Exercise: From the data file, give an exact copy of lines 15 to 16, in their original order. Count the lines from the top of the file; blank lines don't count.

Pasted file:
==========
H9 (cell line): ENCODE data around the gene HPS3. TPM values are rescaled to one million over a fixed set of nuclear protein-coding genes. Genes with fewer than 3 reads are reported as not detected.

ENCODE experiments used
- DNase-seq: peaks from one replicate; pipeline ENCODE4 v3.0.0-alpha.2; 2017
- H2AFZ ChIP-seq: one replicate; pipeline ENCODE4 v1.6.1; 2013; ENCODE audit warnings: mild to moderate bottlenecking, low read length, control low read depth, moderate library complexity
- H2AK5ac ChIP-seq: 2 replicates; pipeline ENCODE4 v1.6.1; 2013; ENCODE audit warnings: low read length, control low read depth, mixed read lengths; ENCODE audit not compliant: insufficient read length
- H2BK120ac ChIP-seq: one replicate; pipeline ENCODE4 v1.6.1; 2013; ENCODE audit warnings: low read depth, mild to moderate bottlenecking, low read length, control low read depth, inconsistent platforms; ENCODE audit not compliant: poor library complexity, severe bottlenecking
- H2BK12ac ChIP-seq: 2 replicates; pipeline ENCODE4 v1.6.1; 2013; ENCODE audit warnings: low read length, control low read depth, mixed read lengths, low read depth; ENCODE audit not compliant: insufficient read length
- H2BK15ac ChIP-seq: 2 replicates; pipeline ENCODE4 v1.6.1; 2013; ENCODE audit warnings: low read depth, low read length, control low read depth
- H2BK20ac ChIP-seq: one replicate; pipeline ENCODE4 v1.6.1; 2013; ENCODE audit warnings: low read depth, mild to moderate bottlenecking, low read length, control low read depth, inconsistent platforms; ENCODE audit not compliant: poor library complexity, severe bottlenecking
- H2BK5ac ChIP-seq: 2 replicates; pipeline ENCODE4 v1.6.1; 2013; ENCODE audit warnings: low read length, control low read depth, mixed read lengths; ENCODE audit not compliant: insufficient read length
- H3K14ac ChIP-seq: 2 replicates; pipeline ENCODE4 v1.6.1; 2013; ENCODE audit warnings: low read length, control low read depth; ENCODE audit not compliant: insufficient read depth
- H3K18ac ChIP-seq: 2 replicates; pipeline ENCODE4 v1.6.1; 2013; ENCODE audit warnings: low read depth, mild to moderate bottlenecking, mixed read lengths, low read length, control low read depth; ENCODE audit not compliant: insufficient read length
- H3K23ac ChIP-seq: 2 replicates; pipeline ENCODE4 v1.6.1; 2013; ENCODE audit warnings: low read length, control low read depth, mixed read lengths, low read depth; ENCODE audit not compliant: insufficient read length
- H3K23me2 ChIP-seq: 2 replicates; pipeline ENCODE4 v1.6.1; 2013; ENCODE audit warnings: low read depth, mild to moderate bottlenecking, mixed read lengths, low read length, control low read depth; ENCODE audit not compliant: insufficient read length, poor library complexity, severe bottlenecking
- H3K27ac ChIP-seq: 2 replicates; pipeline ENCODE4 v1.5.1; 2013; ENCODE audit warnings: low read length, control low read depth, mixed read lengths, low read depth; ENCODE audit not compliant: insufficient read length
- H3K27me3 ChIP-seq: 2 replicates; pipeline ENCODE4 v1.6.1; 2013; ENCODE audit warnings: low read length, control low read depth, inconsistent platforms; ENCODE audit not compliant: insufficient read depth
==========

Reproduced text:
- H3K27ac ChIP-seq: 2 replicates; pipeline ENCODE4 v1.5.1; 2013; ENCODE audit warnings: low read length, control low read depth, mixed read lengths, low read depth; ENCODE audit not compliant: insufficient read length
- H3K27me3 ChIP-seq: 2 replicates; pipeline ENCODE4 v1.6.1; 2013; ENCODE audit warnings: low read length, control low read depth, inconsistent platforms; ENCODE audit not compliant: insufficient read depth